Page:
G20: Hamburg shuts down ahead of summit protests
Hamburg is shutting up shop. Windows boarded up, manhole covers sealed.
The prime ministers and presidents have yet to arrive, but protests have already turned to violence.
Earlier this week, police used water cannon to disperse demonstrators and there have been scuffles as officers tried to clear small tented camps set up by protestors.
Last night, a Porsche garage was torched. On Thursday night a huge demonstration is planned. On Friday, protesters aim to stop world leaders getting into the summit.
At Hamburg's police headquarters, there is an atmosphere of nervous tension. Teams of officers in minibuses drive in and out past lines of water cannon and police vans, parked up and ready for action. About 20,000 officers are on duty over the course of G20.
The police, it seems, are taking no chances. They say up to 8,000 extremists, armed with home-made weapons, are targeting the city.
"Some of these militants will be very aggressive," said Ralf Martin Meyer, the chief of Hamburg police. "In the last few days we've seized improvised weapons like slingshots, ball bearings and fire extinguishers filled with flammable liquid which were intended for use against police officers.
"The amount of tools and weapons we found make us very concerned."
The police operation has divided opinion in Germany. Too many officers, too heavy handed, say those worried that the decision to seal off part of the city centre and keep protesters out is an infringement of Germans' right to peaceful protest.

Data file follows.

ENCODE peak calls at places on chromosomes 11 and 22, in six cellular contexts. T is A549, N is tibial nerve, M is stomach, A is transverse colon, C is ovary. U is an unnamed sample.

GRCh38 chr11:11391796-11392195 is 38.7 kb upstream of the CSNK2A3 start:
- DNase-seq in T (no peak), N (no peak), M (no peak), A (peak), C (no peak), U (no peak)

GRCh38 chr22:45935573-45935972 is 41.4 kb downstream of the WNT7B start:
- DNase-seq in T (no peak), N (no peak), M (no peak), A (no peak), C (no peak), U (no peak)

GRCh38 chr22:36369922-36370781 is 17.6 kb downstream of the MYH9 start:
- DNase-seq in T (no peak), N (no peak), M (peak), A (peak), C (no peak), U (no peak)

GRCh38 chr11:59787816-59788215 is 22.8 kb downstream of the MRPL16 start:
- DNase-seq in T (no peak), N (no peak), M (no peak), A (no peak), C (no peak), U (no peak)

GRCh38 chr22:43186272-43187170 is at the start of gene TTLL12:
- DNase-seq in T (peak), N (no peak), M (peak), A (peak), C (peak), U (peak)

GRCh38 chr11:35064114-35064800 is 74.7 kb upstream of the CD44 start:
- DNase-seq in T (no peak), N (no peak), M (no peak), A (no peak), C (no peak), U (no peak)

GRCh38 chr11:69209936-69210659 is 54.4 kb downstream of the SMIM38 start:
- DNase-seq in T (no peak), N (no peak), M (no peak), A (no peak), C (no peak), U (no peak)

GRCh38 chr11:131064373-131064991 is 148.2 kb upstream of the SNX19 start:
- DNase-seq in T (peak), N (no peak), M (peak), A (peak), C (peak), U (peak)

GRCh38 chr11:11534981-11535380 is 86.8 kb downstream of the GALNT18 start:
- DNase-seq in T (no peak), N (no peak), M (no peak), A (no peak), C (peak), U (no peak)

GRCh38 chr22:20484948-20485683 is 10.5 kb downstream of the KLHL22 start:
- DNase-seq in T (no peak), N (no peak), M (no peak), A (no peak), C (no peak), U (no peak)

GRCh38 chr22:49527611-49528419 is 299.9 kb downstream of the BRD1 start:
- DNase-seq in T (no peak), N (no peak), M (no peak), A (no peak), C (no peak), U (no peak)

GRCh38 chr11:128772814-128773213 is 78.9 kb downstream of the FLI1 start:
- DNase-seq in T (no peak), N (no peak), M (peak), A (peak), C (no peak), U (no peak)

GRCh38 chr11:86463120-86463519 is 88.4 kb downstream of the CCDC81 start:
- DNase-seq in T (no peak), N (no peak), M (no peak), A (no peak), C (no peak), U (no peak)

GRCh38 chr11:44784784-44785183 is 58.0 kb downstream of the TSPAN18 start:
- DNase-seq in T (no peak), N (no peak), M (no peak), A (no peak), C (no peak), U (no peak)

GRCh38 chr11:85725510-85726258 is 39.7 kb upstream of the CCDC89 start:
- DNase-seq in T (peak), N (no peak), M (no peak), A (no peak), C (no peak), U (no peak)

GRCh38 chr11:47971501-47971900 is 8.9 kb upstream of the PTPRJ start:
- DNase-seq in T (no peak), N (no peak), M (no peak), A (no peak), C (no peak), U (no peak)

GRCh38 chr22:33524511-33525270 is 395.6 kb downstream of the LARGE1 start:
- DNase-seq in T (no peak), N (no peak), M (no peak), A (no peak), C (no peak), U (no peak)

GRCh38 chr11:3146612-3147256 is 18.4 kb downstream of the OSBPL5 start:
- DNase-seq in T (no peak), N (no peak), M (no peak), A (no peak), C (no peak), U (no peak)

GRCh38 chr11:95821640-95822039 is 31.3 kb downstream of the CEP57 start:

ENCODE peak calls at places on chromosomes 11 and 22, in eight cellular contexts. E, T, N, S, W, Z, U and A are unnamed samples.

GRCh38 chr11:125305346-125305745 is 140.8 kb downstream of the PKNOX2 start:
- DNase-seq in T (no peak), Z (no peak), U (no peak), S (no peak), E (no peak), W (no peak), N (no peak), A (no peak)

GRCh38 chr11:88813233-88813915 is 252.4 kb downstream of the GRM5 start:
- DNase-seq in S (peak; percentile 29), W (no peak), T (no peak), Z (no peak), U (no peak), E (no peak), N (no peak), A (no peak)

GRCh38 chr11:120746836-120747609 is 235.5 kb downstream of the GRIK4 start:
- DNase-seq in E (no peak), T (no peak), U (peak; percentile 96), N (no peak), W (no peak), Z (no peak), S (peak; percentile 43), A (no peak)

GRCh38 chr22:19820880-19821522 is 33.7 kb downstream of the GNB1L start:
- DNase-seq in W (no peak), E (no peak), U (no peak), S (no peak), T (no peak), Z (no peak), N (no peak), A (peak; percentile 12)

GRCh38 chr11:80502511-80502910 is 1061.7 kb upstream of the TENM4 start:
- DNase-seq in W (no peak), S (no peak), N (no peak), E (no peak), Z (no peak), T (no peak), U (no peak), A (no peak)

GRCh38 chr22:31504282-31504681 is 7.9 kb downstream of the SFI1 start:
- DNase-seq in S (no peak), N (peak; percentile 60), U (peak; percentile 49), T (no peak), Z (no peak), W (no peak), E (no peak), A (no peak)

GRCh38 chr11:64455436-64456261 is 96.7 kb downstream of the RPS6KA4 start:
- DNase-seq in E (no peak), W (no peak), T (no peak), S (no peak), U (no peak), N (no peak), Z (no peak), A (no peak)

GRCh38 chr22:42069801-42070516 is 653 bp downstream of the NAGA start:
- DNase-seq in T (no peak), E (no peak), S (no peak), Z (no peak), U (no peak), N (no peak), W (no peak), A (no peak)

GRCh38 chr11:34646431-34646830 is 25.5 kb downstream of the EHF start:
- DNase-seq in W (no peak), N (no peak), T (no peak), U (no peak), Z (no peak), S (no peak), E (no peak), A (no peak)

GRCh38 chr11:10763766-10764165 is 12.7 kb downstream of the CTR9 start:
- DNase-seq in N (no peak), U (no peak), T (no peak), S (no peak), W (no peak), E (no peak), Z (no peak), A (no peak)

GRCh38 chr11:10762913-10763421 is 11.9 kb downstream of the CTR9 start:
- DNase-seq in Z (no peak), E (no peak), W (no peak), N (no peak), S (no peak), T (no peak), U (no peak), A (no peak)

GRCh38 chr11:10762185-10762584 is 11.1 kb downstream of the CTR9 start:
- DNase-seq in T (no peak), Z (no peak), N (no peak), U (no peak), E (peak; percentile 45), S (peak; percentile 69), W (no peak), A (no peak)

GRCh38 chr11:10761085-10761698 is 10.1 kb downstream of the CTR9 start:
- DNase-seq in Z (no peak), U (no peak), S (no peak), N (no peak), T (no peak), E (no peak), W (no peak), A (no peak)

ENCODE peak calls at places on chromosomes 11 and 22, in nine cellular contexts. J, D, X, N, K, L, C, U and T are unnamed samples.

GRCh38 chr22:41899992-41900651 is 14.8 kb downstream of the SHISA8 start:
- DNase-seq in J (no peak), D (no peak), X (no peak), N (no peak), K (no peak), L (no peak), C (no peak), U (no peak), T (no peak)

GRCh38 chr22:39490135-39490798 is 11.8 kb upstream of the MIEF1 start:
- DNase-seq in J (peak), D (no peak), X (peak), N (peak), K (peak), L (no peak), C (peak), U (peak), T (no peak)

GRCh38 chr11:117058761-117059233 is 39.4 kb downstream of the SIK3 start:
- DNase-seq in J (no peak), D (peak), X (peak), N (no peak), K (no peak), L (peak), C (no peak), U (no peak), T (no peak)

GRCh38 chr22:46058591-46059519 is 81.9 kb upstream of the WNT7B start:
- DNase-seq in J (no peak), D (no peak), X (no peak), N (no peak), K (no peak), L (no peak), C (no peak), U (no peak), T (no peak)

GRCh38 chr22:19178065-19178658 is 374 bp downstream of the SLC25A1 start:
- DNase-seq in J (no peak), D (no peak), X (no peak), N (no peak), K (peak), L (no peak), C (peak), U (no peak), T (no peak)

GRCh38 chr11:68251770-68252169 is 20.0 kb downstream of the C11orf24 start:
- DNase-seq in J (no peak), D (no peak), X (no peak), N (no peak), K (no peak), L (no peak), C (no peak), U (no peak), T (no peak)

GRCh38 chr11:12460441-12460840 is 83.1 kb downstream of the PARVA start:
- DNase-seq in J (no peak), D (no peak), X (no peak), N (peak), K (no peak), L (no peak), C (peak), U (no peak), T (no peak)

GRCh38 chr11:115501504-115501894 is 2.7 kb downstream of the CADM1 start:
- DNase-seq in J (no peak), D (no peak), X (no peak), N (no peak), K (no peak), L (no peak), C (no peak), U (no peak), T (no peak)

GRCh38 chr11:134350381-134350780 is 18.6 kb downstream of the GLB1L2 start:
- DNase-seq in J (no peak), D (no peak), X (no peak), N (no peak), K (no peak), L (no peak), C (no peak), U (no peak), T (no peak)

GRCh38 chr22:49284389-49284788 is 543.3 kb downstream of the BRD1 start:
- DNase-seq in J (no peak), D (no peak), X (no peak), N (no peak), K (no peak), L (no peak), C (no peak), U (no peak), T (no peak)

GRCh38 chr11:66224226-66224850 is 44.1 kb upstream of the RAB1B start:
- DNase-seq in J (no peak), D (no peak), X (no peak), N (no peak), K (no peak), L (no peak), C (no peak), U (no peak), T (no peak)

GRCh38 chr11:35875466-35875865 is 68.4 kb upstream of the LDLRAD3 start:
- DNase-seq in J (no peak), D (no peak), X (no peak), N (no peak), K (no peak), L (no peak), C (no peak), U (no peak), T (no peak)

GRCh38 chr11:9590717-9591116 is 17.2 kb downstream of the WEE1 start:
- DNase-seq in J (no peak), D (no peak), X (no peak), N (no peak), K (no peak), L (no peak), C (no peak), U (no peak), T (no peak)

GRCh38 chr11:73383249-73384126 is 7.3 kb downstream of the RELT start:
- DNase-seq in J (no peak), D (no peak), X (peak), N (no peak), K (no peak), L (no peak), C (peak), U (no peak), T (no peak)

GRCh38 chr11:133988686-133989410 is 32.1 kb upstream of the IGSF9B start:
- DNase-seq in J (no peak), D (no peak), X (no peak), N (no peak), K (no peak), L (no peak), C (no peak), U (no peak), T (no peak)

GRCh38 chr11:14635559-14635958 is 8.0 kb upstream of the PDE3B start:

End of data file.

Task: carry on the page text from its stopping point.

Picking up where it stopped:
As mounted units patrol the area around the summit hall and workers in orange overalls use forklift trucks to place concrete blocks along the pavement, many question the wisdom of holding an event like this in a congested city centre.
German Foreign Minister Sigmar Gabriel proposed that G20 summits should held regularly in the United Nations building in New York instead of being hosted by the country which holds the rotating presidency, citing high costs - suspected to be at least €150m (£130m) - and security concerns.
No less controversial are the political dramas which will play out inside the summit. Germany has set the agenda - climate change, trade, migration, terrorism, health.
But the spotlight will be on US President Donald Trump, who is due to meet Russian President Vladimir Putin here for the very first time.
Commentators fear little will be accomplished and that the summit's final communique may be a watered-down affair.
But as Cord Jakobeit from Hamburg University puts it, there have been other controversial summits.
"It's a matter of: how do you want to afford diplomacy? Why do you have embassies in other countries?" he said.
"At least in the German DNA for the understanding of foreign policy, it's an absolute necessity to talk, to keep talking, even to those who you're disagreeing with."
German Chancellor Angela Merkel has been rallying the troops, hosting European, Indian and Chinese leaders in the run up to the summit. She's hoping to present a united front against Mr Trump on climate change in particular.
It's perhaps no accident that Hamburg - Mrs Merkel's birthplace - was chosen as the venue. Seen by many as a symbol of free trade, it's also known as a city with global perspective.
Even before the summit begins, Germany has made its position clear. After all, what's decided in this historic port city will resonate around the world.